by Kevin McLaughlin
Every once in a while, a concertgoer is treated to an evening where all of the hoped-for elements are in place: the playing is first-rate, the performers exude warmth and ease, the audience is engaged, the program is a mix of familiar and unusual — in other words, a concert with Carnegie Hall electricity but summer festival Gemütlichkeit, even if it’s still February. Violinists Paul Huang and Danbi Um and pianist Amy Yang presented just such a concert to the Cleveland Chamber Music Society audience at Disciples Christian Church on February 21.
Seemingly beloved of violinists everywhere, the French composer Jean-Marie Leclair set the tone with the ear-friendly Sonata in e, scored for two unaccompanied violins. This Baroque duet allowed the players to distinguish themselves individually, sharing lead roles whenever a section was repeated. The middle Gavotte movement was elegant and unrushed. The final Presto showed off the duo’s flexible phrasing and light tone. The two complemented (without competing against) one another in sound and pace, resulting in an astonishing level of virtuosity.
Next, pianist Amy Yang entered, happy to join Huang and Um for Moritz Moszkowski’s Suite for Violins and Piano, Op. 71. Moszkowski, who died at 70 in 1925, was most famous as a pianist in his day and wrote his best music for his own instrument (there’s a terrific e-minor piano concerto that deserves much more attention).
But in this suite the piano is subsidiary. The “Allegro energico” shows right away who’s in charge as the two solo violins match thematic fragments in close echo, leaving the piano to shadow along. Here is a violinist’s red meat, and Huang and Um sunk every bicuspid and molar into Moszkowski’s thick romantic lines. The minuet, on the other hand, is a Vienna sachertorte of a movement. It allowed the pair to collaborate on more sentimental material, topped off by a dollop of cute pizzicati in the final measures.
A love duet between the violins followed, but one rendered without too much vibrato or bow pressure (evidently, to keep the movement on a purely professional level). And in the final tarantella, Yang’s accompaniment provided a solid backbone against Um and Huang’s playful dialogue. All players were well synchronized for the accelerating stretta at the end, making for a satisfying close.
The summer-festival atmosphere again surfaced after the intermission when Paul Huang supplied spoken commentary from the stage. He thanked the hosts and described the rationale and arc of the concert. He also warned the audience of the two contemporary works coming up, but in such a charming way we were ready and eager to hear them. If only more performers would break the fourth wall like this during concerts! The audience craves the attention and our capacity and disposition to listen goes way up.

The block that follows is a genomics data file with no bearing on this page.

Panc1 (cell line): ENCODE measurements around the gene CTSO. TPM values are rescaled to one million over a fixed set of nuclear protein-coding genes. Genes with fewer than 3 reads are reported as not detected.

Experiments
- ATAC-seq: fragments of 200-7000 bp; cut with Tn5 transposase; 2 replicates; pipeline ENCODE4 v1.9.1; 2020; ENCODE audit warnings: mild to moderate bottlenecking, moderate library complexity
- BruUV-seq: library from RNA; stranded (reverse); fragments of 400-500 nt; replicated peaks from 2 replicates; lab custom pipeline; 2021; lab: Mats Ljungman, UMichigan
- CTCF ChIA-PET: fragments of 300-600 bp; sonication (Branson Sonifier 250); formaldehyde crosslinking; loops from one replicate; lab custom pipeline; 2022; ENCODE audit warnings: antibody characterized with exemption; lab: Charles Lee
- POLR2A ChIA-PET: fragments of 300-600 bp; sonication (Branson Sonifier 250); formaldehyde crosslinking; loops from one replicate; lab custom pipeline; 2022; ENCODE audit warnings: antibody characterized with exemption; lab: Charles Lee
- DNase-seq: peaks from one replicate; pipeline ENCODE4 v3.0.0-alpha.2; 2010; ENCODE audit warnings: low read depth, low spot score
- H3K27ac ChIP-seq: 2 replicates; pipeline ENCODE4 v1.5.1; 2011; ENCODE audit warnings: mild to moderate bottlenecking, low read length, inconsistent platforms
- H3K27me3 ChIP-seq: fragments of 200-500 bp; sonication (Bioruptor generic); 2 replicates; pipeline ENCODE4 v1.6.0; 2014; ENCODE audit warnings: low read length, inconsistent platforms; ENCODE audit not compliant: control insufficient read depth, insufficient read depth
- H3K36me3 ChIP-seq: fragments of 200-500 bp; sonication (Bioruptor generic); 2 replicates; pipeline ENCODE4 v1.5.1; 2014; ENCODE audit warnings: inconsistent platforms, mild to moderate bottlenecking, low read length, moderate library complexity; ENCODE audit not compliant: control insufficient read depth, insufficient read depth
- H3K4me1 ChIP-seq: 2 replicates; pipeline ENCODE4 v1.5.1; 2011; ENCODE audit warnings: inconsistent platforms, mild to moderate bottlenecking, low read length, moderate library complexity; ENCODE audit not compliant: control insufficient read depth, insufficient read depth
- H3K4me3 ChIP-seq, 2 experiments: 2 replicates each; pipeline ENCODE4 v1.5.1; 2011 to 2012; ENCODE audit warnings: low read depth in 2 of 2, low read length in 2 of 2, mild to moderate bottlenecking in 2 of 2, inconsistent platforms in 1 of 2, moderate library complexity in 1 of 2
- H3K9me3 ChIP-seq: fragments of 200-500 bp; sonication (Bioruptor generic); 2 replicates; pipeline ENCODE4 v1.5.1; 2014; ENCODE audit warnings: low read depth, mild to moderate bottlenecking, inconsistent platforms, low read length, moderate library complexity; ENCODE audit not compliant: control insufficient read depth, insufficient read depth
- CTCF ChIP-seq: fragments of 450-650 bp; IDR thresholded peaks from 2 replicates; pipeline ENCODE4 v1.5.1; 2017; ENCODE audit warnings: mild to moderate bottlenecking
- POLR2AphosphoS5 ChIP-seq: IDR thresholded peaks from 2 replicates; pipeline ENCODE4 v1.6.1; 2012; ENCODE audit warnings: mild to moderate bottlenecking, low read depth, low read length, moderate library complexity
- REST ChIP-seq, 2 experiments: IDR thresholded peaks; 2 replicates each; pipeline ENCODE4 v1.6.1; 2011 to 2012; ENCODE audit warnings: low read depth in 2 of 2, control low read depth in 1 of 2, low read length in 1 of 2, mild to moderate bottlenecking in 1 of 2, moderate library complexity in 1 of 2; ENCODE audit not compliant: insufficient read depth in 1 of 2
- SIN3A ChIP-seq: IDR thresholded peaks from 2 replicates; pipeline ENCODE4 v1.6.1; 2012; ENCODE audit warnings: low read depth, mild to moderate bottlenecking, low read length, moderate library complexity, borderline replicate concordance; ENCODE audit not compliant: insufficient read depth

The Chris Rogerson piece, Afterward, written for and premiered by Huang and Um, is an emotional work, composed in 2020 partly in response to the death of the great singer Jessye Norman. It is a final contemplation of life that recalls Richard Strauss’s Four Last Songs. The trio gave a confident performance, capturing all of its spellbinding and ghostly beauty.
In Hébraïque élégie, composer Amy Barlowe has written a hypnotic and emotionally searing work for two violins as a tribute to her father, who passed away in 2000. The sympathetic performance showed the players well understood the irony evident in the work’s juxtaposition of the joyous dance opening followed by the wrenching, Kaddish-like cadenza, expressing the inevitable passing from life to death.
As Paul Huang described it, Pablo de Sarasate’s splashy Navarro is a tightly choreographed work for the two violins, reminiscent of synchronized ice-dancing. What a lot of fun this big finish was, but with hair-raising virtuosic demands. It was a perfect end to this (not-)summer performance. After four bows the trio finally said good night, and the audience was sent home excited and happy.
Published on ClevelandClassical.com February 28, 2023.
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